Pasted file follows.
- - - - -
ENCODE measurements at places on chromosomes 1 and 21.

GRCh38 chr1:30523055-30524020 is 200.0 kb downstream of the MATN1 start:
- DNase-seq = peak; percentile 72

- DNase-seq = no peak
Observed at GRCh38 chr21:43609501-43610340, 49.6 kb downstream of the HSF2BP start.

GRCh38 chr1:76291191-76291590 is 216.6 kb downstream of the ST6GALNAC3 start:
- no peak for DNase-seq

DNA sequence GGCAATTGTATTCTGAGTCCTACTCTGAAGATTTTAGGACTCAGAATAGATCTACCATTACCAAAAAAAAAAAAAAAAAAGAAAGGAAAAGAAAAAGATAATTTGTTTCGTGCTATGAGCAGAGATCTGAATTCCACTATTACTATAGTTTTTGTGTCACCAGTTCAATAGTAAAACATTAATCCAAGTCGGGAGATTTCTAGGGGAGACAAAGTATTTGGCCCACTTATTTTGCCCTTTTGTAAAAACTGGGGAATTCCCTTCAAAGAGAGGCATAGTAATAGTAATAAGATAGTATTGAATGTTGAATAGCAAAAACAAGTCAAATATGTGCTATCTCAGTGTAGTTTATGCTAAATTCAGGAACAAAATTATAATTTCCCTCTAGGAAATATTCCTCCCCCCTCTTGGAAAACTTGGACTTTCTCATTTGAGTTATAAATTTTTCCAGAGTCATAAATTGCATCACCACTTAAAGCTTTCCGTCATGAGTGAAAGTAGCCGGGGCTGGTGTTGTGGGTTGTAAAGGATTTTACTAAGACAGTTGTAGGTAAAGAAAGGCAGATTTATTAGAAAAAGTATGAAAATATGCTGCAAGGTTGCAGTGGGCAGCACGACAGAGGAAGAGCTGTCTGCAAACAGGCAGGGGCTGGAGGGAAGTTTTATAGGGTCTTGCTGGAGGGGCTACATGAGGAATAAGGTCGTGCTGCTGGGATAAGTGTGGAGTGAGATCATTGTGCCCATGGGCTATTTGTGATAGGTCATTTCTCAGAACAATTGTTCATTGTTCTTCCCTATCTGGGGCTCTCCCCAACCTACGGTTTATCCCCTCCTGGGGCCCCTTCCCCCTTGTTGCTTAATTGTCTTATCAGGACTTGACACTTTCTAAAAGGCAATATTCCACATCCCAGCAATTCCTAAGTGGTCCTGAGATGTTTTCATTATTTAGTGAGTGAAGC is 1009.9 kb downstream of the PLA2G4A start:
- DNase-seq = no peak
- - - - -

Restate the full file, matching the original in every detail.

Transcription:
ENCODE measurements at places on chromosomes 1 and 21.

GRCh38 chr1:30523055-30524020 is 200.0 kb downstream of the MATN1 start:
- DNase-seq = peak; percentile 72

- DNase-seq = no peak
Observed at GRCh38 chr21:43609501-43610340, 49.6 kb downstream of the HSF2BP start.

GRCh38 chr1:76291191-76291590 is 216.6 kb downstream of the ST6GALNAC3 start:
- no peak for DNase-seq

DNA sequence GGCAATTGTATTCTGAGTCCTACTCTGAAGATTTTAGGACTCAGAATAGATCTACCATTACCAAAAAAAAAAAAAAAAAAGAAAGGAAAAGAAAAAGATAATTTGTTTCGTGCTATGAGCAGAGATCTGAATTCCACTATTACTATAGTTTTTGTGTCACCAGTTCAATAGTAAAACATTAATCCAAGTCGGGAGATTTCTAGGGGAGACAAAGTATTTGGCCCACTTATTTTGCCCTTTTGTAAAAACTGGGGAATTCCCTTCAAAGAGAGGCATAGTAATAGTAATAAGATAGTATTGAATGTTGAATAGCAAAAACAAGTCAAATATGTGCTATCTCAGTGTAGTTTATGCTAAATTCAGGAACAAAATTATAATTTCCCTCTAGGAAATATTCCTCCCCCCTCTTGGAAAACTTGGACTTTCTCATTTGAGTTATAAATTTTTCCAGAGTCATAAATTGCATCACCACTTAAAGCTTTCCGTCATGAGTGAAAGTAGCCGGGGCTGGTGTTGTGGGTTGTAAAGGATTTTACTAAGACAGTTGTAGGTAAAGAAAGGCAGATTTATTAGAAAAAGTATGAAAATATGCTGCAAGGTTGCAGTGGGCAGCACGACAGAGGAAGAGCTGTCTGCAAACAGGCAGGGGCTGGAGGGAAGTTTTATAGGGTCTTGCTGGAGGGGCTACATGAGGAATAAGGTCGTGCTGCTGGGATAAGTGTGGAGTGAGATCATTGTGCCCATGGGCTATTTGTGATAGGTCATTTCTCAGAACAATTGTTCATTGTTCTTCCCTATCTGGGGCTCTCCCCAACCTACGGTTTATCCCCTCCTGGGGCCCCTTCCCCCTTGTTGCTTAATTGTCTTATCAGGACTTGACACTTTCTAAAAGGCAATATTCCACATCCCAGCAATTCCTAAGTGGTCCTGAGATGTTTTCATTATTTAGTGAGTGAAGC is 1009.9 kb downstream of the PLA2G4A start:
- DNase-seq = no peak